Bond Market Buoyancy Boosts Activity in the Loan Markets
Activity in the bond market has added buoyancy to the high-grade pro rata loan market, as well as to broad market leverage and middle market leverage activity. In pro rata loan transactions, growing bank participation is a noteworthy trend. KBCM has closed numerous inaugural transactions with banks, ranging from a two-bank transaction to as many 10 participating institutions.
“Banks had stepped back for a little bit. Some were very actively in the market supporting existing clients, but what’s different is that we’re now seeing these banks and investors support new deals,” observed Roof. “That means there’s more opportunistic and strategic activity out there.”
The broadly syndicated leveraged finance market is also benefiting from the favorable bond market conditions. “We saw some M&A activity starting to form, leveraged buyout activity, but also stability in trading levels,” said Roof. “We saw a couple of new names in LBO, which is positive. And, with Epicor’s announcement of their proposed dividend recapitalization, we’re now starting to see some opportunistic activity in that market.”
The major indexes support this point of view. As Roof noted, the S&P Loan Syndications and Trading Association (LSTA) U.S. Leveraged Loan Index was under 92 at 91.76—the level Roof had anticipated in a previous KBCM forum. The Credit Suisse Leverage Loan Index is now at 91.11. The IHS Markit index is at 93.
Collateralized loan obligations (CLO) activity has also been revitalized, although not to the same extent as last year. “These are smaller CLOs, with shorter reinvestment periods and less leverage,” said Roof, “but nonetheless allowing us to get activity in the market. For context, we’re at about $10 billion a week now as opposed to about $30 billion a week before [the stay-at-home orders began].” KBCM has managed $41 billion in activity for 95 deals, as opposed to $73 billion for 150 deals last year.
Middle market leverage also has been showing signs of life, albeit at a much smaller volume than previously. “What’s important is that KBCM just launched a new syndicated deal, the third to launch,” said Roof. “Previous activity was about refinancing, but now you’re starting to see some M&A activity.”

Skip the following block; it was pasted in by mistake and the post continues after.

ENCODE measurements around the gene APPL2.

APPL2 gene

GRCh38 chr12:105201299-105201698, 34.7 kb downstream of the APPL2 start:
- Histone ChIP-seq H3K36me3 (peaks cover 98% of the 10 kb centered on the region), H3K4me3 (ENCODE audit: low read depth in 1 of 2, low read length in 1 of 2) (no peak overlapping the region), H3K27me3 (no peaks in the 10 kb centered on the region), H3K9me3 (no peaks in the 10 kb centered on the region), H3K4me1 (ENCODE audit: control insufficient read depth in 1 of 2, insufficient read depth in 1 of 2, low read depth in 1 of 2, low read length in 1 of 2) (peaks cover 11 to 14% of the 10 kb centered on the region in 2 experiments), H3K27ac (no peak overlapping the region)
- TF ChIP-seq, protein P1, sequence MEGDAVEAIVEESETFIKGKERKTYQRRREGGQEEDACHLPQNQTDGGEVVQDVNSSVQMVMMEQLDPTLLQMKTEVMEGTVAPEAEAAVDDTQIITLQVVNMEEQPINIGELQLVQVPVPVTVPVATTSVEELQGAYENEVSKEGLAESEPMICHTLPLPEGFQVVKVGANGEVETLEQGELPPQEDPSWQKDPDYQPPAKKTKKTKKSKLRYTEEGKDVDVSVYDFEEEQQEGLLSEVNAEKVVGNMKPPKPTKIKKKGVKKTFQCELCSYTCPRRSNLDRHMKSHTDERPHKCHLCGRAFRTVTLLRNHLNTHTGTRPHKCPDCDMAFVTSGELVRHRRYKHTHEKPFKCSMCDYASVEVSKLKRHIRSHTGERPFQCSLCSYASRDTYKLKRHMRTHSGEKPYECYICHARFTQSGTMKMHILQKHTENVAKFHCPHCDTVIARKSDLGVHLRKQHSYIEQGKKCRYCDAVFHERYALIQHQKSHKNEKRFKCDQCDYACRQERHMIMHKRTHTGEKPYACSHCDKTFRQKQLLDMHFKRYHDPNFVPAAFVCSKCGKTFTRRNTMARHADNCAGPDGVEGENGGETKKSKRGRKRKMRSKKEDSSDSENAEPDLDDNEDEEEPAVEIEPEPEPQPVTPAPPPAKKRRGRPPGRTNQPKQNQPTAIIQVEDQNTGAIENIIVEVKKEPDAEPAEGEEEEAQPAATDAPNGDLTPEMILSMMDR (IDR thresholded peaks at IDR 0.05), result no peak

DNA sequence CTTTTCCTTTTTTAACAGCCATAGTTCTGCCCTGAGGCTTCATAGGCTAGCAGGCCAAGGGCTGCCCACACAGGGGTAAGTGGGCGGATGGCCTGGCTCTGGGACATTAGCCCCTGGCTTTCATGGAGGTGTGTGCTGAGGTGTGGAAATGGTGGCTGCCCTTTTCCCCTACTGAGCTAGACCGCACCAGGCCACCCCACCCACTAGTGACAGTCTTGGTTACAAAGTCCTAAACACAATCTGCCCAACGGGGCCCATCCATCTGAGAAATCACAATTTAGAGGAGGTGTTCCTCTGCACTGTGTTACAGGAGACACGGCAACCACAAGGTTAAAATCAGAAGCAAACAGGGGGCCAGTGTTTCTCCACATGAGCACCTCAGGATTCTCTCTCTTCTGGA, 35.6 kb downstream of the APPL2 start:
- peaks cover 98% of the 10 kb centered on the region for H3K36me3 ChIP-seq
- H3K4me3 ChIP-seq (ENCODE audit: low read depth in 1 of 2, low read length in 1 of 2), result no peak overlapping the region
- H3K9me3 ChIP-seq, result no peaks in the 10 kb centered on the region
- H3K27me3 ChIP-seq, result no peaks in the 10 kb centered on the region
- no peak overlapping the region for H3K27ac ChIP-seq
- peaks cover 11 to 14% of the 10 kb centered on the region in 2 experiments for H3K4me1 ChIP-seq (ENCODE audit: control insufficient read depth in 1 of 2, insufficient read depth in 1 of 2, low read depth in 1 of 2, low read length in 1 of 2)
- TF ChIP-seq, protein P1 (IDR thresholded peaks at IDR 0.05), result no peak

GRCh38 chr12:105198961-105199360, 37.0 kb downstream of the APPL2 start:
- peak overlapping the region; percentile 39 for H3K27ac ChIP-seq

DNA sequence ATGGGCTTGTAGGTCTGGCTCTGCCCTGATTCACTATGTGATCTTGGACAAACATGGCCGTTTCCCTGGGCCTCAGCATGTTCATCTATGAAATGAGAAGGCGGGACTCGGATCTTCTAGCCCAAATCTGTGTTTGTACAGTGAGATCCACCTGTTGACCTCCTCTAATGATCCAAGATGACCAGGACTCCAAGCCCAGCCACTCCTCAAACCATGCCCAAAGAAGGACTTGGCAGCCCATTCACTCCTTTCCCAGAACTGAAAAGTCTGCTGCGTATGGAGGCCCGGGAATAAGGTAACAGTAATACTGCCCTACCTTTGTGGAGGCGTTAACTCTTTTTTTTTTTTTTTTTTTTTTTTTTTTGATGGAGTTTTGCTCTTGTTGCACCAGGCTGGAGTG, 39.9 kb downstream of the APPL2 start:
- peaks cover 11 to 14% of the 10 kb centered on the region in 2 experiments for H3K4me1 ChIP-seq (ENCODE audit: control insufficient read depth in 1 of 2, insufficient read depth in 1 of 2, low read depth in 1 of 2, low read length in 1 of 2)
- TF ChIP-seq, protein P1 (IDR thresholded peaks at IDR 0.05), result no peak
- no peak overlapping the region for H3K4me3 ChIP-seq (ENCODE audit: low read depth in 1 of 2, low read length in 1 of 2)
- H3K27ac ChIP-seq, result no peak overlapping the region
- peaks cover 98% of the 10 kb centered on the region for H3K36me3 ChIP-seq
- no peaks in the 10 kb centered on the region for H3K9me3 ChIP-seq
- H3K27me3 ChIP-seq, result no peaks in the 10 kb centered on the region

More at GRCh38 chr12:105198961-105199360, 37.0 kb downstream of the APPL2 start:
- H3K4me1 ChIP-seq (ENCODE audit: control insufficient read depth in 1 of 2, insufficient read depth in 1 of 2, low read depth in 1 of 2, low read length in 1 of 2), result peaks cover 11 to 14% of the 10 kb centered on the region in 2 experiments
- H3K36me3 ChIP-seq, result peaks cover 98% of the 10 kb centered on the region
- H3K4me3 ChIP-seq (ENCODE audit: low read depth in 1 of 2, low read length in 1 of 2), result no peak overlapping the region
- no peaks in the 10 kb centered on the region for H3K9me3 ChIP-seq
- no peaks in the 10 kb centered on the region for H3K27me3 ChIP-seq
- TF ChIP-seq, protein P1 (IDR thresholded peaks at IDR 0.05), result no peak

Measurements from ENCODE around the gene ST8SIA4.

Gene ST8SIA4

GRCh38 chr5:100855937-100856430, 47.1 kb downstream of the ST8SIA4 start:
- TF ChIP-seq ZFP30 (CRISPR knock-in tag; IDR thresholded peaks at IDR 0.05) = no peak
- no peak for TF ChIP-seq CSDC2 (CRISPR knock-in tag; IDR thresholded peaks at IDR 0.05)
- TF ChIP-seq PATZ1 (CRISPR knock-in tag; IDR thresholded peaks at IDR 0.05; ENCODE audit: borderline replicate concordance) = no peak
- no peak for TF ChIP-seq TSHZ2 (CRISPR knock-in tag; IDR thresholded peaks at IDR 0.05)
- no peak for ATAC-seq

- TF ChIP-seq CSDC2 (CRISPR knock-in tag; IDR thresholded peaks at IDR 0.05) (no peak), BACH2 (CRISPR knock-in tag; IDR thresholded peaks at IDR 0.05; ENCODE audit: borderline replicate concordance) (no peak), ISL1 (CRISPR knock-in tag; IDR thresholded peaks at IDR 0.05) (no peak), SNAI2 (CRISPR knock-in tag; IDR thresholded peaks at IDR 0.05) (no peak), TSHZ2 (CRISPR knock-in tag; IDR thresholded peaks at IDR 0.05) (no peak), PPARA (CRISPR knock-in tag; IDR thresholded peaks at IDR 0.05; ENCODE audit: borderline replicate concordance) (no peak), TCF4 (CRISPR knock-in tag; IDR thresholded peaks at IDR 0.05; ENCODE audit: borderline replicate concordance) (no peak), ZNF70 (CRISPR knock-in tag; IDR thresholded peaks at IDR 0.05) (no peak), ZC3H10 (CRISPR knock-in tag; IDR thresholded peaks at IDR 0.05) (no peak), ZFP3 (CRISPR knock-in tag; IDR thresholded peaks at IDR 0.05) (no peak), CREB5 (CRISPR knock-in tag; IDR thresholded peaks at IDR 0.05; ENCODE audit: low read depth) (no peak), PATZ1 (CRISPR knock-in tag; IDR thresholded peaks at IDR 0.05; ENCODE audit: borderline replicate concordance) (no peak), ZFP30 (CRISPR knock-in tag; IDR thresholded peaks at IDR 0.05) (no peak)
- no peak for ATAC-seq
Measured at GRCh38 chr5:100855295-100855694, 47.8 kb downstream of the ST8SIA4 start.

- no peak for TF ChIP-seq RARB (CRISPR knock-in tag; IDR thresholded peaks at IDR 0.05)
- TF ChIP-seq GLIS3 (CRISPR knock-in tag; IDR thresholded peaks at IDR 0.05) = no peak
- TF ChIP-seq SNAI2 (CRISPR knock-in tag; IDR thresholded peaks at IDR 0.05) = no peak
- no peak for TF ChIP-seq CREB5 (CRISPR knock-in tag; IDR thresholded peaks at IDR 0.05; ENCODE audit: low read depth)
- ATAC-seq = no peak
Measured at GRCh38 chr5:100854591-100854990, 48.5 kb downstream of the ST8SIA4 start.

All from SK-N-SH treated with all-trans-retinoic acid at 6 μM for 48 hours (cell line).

“The common theme is that the technicals are unbalanced,” said Roof. “Deals are oversubscribed— especially in the broad market—and you have a very high lack of supply. The market usually takes a little bit of a hiatus around the Labor Day holiday, but I think market activity will continue to go through Labor Day on into October.”
M&A Markets Beginning to Open Up
The dollar volume of M&A deals declined by 55% on a year-over-year basis—but KBCM’s Johnston sees an upswing emerging. The leveraged loan market remains weak relative to prior years, forcing financial sponsors to lower valuations or over-equitize for new platforms.
“A lot of smaller deals are getting done, but they don’t need the leveraged finance market,” explained Johnston. “We’re seeing processes targeted to a select group of buyers who have a strategic rationale for wanting to own the business. We’re seeing more one-off transactions, relative value mergers, and things along those lines.”
One important trend is that new transactions are returning to the market after a second-quarter absence. Johnston notes pitch activity has picked up substantially with a number of deals headed to market in August and September.
Looking ahead, Johnston anticipates continued growth and working through a backlog of postponed transactions. “We haven’t seen many deals get canceled—they’re mostly just delayed,” he explained. “We are seeing momentum there. The key thing is going to be the debt markets support.”
One challenge, however, is the disconnect between expectations of buyers and sellers. Yet, Johnston anticipates improvement on that front. “We’re going to be in much better position later this year and into next year,” he predicted. “There’s some level of acceptance that things will never be like they were before. Now people are looking to advance the ball and run their business plans—and a lot of those plans involve M&A.”
New Equity Capital Issues on the Rise
Where M&A fell into a sharp decline in second quarter 2020, equity capital transaction volume rose significantly on a year-over-year basis, primarily in the healthcare and technology sectors, which is where deal backlog has accumulated, explained KBCM’s Wynocker. While Q2 saw a lot of the bridge-to-survival equity trades, today’s equity raises are more opportunistic.
Another major trend has been greater prevalence of special purpose acquisition company (SPAC) IPOs, comprising more than one-third of IPO volume. More than 99 SPACs have almost $25 billion dollars in trust and are looking to deploy capital, which may help rejuvenate the larger M&A market.”
In Wynocker’s view, uncertainty about pandemic relief, stimulus, and the elections may result in continued activity in the equity capital markets. “Many companies think now is a good time to access the equity markets because you don’t know what the fourth quarter will look like,” said Wynocker. “Usually, you see a pause in August, but we may continue to see activity through August and September.”
To discuss how these trends in industrial capital markets impact your business, connect with your KBCM investment banker.